From November 23, 2011 until February 14, 2012 will be held in Milan, at the Pavilion of contemporary art (Pac), the exhibition “Pixar 25 years of animation”, dedicated to the first quarter of a century of the homonymous animation companies that children and kids from around the world know for making films such as Cars, Toy Story, Finding Nemo, Wall.e, Ratatouille and dozens of others.
The exhibition since last year has already shot half the world from the US to Japan, passing through Mexico, Australia, Taiwan and Singapore, Hong Kong and China, up to land in Europe (it has been staged in London, Edinburgh and Helsinki) and may be an opportunity to see up close more than 500 works, from the first feature film, Luxo Jr. (1986) until Cars 2 (2011) and anticipation of the Brave (last film made, which is expected to be released in theaters next year and of which you see a preview here).
The layout of the Italian stage was curated by Maria Grazia Mattei, founder of MGM Digital Communication, journalist, expert on new communication technologies: the exhibition is divided into four sections (Characters, Stories, Worlds and Digital Convergence) that allow the viewer to see how from the first pencil sketches you get the finished product through the display of digital images, drawings, sculptures and ColorScript. Then there are two special installations (Artscape and Zoetrope), using digital technology to revive the works on display in the exhibition, designed by architect Fabio Fornasari, a name that is familiar Mondivirtuali.it, being present since 2008 in Second Life (as Asian Lednev) and since he was the creator, among other things, of the Tower of Asian, presented at Ars in Ara also, rather than NeoKublai (born in collaboration with the creative community of Kublai).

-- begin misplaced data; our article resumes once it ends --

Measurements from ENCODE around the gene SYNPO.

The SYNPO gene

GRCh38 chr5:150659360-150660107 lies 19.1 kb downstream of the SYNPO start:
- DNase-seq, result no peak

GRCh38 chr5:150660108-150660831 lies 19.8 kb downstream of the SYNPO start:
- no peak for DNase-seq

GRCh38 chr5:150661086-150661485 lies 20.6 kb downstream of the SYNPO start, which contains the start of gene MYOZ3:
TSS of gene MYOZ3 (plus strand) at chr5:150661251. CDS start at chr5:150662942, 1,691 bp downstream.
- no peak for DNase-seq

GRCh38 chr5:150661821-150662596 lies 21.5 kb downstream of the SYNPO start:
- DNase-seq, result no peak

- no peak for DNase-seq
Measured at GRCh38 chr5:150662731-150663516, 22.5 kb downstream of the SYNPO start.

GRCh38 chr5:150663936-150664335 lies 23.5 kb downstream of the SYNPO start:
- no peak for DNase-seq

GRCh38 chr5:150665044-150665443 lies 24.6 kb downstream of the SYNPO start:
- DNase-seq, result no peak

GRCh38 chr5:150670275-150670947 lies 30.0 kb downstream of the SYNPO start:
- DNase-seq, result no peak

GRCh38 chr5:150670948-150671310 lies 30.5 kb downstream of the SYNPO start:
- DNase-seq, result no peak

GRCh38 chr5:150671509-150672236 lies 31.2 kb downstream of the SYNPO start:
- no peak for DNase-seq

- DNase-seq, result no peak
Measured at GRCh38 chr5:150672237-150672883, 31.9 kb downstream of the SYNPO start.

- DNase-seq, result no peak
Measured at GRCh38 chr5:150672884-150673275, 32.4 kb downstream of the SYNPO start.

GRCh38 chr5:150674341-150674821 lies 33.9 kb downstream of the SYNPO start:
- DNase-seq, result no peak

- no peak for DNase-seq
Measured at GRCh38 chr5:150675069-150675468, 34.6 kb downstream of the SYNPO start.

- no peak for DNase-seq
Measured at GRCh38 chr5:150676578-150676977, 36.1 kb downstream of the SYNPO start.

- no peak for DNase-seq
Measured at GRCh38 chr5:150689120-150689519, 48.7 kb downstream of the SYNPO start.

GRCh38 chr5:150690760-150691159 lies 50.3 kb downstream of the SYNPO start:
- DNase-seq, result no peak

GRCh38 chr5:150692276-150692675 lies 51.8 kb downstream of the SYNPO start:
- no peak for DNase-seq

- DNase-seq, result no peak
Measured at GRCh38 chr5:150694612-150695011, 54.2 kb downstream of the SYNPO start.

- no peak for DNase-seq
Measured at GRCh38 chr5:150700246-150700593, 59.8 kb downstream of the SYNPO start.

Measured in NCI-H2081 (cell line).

But beyond the Italian and “secondlifers” references the exhibition is certainly enjoyable and interesting in itself, offering an insight into the history of Pixel, a company founded in the meeting by John Lasseter (already among the drawers of theWalt Disney Company) with George Lucas (producer of movies such as American Graffiti, Star Wars and the cycle dedicated to the adventures of the archaeologist-adventurer Indiana Jones). Lucas, who in 2009 gave the same Lasseter the Golden Lion for Lifetime Achievement tributed to him at the Venice Film Festival in Venice, ceded in 1986 for 10 million dollars his digital animation activities to Steve Jobs (who at that time had temporarily left Apple) whom gave life at Pixar. A good deal (for Steve) since exactly 20 years later, in 2006, the same Walt Disney Company acquired Pixar (which had already created for years for Disney itself animated movies such as Toy Story) for 7.4 billion dollars.
For those who love digital art and think that even the animated movies (digital or not) represent a form of artistic expression, that is definitely worth a visit to Pac, if you go later in the company of your children might have a good excuse to put aside too serious talks of “adults” and go with your own children. What are you waiting for? If you can already buy tickets here.